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Psyche
Volume 2017, Article ID 2968414, 5 pages
https://doi.org/10.1155/2017/2968414
Research Article

Diversity of Wild Bees along Elevational Gradient in an Agricultural Area in Central Java, Indonesia

Faculty of Biology, Jenderal Soedirman University, Jl. Dr. Soeparno no. 63 Purwokerto, Central Java 53122, Indonesia

Correspondence should be addressed to Imam Widhiono; moc.oohay@onoihdiwmami

Received 6 December 2016; Accepted 12 January 2017; Published 31 January 2017

Academic Editor: Jacques Hubert Charles Delabie

Copyright © 2017 Imam Widhiono et al. This is an open access article distributed under the Creative Commons Attribution License, which permits unrestricted use, distribution, and reproduction in any medium, provided the original work is properly cited.

Abstract

Increases in mean temperature affect the diversity and abundance of wild bees in agricultural ecosystems. Pollinator community composition is expected to change along an elevational gradient due to differences in the daily ambient temperature. This study investigated the diversity and abundance of wild bees in an agricultural area along an elevational gradient in Central Java, Indonesia. Wild bees were collected using a sweep net in 40 green bean (Phaseolus vulgaris) cultivation sampling locations at seven different elevations (8, 108, 224, 424, 644, 893, and 1017 m above sea level). Species diversity was determined using the Shannon–Wiener diversity index. We identified 932 individuals from 8 species of wild bee belonging to 3 families. The family Apidae was predominant, with 6 species, while only 1 species was found from each of Megachilidae and Halictidae. Across the study sites, diversity increased with increasing elevation ( = 1.4, = 0.25, and = 0.78 at low elevation to = 2.04, = 0.13, and = 0.96 at high elevation), and higher numbers of species were found at middle and high elevations. Species richness and abundance increased linearly with increasing elevation, and species diversity was highest at middle elevations.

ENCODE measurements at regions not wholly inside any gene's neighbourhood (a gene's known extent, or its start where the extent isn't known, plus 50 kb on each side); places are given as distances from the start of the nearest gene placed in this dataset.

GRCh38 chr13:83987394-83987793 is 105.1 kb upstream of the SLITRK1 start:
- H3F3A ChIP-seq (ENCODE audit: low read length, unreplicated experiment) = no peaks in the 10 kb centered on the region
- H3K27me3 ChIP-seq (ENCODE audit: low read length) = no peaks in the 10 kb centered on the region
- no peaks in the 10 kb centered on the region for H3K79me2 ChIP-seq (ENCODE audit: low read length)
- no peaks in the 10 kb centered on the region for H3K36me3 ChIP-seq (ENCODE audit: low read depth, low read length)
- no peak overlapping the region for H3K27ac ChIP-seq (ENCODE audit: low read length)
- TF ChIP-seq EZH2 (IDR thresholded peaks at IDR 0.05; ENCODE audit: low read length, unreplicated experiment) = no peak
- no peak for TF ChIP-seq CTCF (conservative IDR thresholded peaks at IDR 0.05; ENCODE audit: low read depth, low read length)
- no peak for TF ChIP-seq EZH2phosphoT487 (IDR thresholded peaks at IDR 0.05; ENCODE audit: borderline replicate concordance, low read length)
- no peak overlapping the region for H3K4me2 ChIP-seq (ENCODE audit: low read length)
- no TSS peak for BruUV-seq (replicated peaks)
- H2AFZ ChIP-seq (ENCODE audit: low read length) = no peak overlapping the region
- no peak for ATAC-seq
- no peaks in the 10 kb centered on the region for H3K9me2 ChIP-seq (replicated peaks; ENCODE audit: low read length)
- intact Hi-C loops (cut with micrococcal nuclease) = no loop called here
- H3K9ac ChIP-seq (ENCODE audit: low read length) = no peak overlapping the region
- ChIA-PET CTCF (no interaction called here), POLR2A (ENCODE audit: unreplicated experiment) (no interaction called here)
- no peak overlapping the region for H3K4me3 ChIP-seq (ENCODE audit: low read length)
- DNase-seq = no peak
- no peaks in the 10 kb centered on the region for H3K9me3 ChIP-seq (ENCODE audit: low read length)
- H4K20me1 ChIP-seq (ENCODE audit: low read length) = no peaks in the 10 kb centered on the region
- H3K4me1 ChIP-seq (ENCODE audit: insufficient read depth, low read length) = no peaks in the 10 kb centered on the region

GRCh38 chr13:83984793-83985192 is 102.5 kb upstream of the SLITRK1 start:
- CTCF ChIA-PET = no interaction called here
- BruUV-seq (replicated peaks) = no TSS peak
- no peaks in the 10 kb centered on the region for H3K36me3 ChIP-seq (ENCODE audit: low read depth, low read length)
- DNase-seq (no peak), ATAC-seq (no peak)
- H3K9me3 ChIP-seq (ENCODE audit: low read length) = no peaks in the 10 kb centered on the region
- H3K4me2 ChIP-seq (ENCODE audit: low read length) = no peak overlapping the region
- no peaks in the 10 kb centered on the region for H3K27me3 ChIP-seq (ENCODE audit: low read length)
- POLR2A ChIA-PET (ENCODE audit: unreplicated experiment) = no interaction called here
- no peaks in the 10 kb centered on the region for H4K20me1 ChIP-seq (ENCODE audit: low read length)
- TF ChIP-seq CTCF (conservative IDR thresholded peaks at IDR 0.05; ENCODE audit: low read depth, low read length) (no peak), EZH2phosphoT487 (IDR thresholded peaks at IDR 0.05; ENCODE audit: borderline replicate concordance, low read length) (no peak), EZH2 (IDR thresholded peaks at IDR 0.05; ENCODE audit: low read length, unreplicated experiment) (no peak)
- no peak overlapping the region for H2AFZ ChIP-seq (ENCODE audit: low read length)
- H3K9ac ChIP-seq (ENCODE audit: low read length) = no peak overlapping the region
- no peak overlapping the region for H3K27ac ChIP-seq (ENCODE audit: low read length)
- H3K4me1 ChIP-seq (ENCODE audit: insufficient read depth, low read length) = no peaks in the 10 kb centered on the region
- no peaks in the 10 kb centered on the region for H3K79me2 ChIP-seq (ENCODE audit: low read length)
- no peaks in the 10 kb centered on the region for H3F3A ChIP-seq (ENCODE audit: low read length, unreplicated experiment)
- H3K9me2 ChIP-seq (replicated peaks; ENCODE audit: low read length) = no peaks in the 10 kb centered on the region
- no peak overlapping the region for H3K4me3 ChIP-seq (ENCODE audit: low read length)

1. Introduction

Wild bees (order Hymenoptera: Apoidea) represent the most important group of pollinator insects because they play a key role in agriculture, pollinating almost all crop varieties. However, they are increasingly at risk of local and even global extinction due to climate change [1], which can disrupt the overlap of flower production and pollinator flight activity [2]. The major characteristic of climate change is an increase in the mean global temperature. Elevated temperatures are known to influence the foraging activity, body size at maturity, and individual lifespan [3] of wild bees. The physiological impacts of climate warming might not have negative effects on individual insect pollinators; in fact, some could even have positive effects. Increases in mean temperature affect the diversity and abundance of wild bees in agricultural ecosystems.